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Old September 19th, 2017, 09:50 PM   #1
NevadaWolf
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Replacing the stator

Hey y’all, long time no see!

I find myself having to replace the stator after having a sudden charging issue. The shop diagnostic told me the stator was bad so that’s where I am starting.

I followed the manual exactly which leaves off before saying how to get the plug out from inside the bike. No worries, follow the cord up, freeing the clamps, and now I’ve encountered an issue.

The plug on the 2012 is too big to fit between the plastic box above and the frame below.

Help!

How do I get this out?



(Will be posting up a DIY once I solve this problem, hence the somewhat generic title.)
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Old September 19th, 2017, 10:45 PM   #2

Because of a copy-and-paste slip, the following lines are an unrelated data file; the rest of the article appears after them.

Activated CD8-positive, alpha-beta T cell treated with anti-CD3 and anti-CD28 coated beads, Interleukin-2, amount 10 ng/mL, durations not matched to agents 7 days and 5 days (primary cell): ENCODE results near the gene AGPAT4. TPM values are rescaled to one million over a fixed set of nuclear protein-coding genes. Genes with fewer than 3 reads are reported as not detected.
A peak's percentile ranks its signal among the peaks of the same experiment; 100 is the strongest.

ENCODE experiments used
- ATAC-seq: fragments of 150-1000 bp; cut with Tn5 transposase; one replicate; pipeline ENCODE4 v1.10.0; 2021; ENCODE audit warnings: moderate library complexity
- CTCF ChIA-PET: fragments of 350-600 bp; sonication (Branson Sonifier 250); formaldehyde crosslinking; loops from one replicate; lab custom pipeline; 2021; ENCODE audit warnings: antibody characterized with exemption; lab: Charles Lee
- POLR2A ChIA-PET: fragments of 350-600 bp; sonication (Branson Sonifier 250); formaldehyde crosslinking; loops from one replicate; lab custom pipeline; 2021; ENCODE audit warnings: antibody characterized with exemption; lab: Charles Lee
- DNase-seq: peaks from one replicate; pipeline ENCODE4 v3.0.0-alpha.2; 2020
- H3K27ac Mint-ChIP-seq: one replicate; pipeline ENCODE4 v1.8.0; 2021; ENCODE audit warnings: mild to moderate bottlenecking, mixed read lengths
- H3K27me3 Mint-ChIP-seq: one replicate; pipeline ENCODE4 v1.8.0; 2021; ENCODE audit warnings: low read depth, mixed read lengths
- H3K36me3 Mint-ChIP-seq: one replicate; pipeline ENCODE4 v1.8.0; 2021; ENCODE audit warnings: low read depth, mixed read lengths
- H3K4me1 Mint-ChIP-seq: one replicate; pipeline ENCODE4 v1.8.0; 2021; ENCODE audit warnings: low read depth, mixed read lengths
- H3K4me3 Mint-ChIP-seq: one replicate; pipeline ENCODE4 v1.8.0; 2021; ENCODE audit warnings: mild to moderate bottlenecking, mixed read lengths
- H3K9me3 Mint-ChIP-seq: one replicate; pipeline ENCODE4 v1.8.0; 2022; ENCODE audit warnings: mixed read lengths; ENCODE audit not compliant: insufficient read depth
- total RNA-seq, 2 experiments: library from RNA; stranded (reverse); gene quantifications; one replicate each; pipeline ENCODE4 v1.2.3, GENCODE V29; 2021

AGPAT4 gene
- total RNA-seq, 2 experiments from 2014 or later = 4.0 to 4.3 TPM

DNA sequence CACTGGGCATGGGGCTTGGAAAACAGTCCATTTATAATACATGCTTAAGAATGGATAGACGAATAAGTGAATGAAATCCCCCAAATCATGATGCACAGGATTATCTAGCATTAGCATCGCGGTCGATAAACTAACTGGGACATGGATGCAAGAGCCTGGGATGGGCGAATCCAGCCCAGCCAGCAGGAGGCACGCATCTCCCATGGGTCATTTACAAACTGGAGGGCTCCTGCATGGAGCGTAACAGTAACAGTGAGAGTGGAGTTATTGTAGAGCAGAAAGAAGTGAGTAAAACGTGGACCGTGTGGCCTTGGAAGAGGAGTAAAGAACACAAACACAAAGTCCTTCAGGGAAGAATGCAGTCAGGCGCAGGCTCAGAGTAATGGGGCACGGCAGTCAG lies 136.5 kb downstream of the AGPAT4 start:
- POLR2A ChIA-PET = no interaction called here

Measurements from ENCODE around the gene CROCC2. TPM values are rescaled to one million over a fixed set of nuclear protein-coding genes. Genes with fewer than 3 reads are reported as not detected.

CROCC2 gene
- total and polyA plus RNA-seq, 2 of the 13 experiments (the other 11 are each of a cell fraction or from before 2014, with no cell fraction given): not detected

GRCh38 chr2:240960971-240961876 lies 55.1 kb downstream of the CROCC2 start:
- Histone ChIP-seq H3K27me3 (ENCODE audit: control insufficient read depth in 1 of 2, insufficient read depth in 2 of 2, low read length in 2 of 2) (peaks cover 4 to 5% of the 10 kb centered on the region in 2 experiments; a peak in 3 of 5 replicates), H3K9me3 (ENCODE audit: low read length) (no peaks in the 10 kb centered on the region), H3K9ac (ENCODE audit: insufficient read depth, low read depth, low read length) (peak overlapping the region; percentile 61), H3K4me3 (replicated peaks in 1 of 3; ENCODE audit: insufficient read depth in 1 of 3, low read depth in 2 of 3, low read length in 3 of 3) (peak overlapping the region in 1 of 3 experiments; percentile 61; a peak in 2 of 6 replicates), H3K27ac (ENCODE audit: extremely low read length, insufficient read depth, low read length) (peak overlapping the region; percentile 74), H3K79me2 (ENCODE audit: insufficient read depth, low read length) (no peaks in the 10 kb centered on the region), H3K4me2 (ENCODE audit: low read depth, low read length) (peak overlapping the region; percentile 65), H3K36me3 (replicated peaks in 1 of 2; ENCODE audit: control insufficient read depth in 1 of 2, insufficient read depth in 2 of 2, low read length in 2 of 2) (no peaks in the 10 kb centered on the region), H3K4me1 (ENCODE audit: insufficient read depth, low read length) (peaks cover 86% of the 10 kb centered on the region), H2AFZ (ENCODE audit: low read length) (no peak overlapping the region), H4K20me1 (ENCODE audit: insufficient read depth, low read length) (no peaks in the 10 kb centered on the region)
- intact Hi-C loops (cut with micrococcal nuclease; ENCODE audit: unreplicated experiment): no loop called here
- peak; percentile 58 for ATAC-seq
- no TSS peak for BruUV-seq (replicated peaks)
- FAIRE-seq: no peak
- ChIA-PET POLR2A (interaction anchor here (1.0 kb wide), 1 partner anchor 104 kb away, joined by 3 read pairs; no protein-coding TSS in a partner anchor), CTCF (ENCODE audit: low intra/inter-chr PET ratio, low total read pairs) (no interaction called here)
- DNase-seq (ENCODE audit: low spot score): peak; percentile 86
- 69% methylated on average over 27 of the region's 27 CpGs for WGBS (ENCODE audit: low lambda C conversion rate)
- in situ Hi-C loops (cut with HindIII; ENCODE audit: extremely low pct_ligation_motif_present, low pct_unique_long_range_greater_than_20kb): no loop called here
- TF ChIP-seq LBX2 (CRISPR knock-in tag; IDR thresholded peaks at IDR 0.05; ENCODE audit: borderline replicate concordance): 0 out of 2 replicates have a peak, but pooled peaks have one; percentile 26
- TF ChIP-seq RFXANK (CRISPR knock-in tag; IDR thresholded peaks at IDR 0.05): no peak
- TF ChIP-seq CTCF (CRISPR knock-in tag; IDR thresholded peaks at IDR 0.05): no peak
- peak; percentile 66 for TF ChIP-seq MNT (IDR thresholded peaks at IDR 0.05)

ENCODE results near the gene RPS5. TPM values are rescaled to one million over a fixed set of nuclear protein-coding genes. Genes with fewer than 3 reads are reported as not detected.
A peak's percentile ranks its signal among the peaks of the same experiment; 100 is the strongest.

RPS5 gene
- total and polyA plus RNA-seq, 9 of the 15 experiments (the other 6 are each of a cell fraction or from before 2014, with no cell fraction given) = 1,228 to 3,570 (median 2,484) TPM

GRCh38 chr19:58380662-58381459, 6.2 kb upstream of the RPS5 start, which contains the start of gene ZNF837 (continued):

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My first thought is to try a pry bar between the airbox and frame to try making some space for the plug.
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Old September 19th, 2017, 11:39 PM   #3
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Tried a similar approach with a big screwdriver. But got to thinking about feeding the new one back up along the same path and wasn't sure if that would work in reverse. Might try again tomorrow.
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Old September 20th, 2017, 12:01 AM   #4
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You can try de-pinning the connector if you have a needle/jeweler's screwdriver/bobby pin. If you go with this approach, pull gently on the wire while pushing down on its respective terminal.
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Old September 20th, 2017, 07:12 AM   #5
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Cool. I'll give that a shot. Thanks!